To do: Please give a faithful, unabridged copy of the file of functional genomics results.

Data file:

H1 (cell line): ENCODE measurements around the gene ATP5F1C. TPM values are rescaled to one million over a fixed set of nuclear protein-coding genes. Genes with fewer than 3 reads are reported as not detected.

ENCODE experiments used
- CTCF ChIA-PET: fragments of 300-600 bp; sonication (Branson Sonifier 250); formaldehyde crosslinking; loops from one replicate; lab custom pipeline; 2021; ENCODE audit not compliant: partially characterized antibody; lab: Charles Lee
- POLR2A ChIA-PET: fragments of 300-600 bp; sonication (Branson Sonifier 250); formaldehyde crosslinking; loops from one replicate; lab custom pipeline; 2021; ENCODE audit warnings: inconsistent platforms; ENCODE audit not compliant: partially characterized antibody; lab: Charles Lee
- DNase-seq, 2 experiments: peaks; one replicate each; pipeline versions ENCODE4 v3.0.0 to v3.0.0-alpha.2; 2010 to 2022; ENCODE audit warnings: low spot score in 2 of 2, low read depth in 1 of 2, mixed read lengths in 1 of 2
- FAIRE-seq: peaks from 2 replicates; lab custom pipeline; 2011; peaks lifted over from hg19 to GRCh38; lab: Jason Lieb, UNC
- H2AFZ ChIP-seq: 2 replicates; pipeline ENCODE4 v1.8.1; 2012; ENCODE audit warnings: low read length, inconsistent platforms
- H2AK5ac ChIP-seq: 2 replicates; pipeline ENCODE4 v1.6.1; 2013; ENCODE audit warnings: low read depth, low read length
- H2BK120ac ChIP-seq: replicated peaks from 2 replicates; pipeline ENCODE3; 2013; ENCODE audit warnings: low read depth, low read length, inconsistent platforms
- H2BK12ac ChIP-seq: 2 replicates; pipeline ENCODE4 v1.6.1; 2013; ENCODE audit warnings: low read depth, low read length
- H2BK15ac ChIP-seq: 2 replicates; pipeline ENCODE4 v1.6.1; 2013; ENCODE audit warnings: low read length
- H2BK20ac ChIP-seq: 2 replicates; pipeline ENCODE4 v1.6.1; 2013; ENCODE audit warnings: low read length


H1 (cell line): ENCODE measurements around the gene ATP5F1C. TPM values are rescaled to one million over a fixed set of nuclear protein-coding genes. Genes with fewer than 3 reads are reported as not detected.

ENCODE experiments used
- CTCF ChIA-PET: fragments of 300-600 bp; sonication (Branson Sonifier 250); formaldehyde crosslinking; loops from one replicate; lab custom pipeline; 2021; ENCODE audit not compliant: partially characterized antibody; lab: Charles Lee
- POLR2A ChIA-PET: fragments of 300-600 bp; sonication (Branson Sonifier 250); formaldehyde crosslinking; loops from one replicate; lab custom pipeline; 2021; ENCODE audit warnings: inconsistent platforms; ENCODE audit not compliant: partially characterized antibody; lab: Charles Lee
- DNase-seq, 2 experiments: peaks; one replicate each; pipeline versions ENCODE4 v3.0.0 to v3.0.0-alpha.2; 2010 to 2022; ENCODE audit warnings: low spot score in 2 of 2, low read depth in 1 of 2, mixed read lengths in 1 of 2
- FAIRE-seq: peaks from 2 replicates; lab custom pipeline; 2011; peaks lifted over from hg19 to GRCh38; lab: Jason Lieb, UNC
- H2AFZ ChIP-seq: 2 replicates; pipeline ENCODE4 v1.8.1; 2012; ENCODE audit warnings: low read length, inconsistent platforms
- H2AK5ac ChIP-seq: 2 replicates; pipeline ENCODE4 v1.6.1; 2013; ENCODE audit warnings: low read depth, low read length
- H2BK120ac ChIP-seq: replicated peaks from 2 replicates; pipeline ENCODE3; 2013; ENCODE audit warnings: low read depth, low read length, inconsistent platforms
- H2BK12ac ChIP-seq: 2 replicates; pipeline ENCODE4 v1.6.1; 2013; ENCODE audit warnings: low read depth, low read length
- H2BK15ac ChIP-seq: 2 replicates; pipeline ENCODE4 v1.6.1; 2013; ENCODE audit warnings: low read length
- H2BK20ac ChIP-seq: 2 replicates; pipeline ENCODE4 v1.6.1; 2013; ENCODE audit warnings: low read length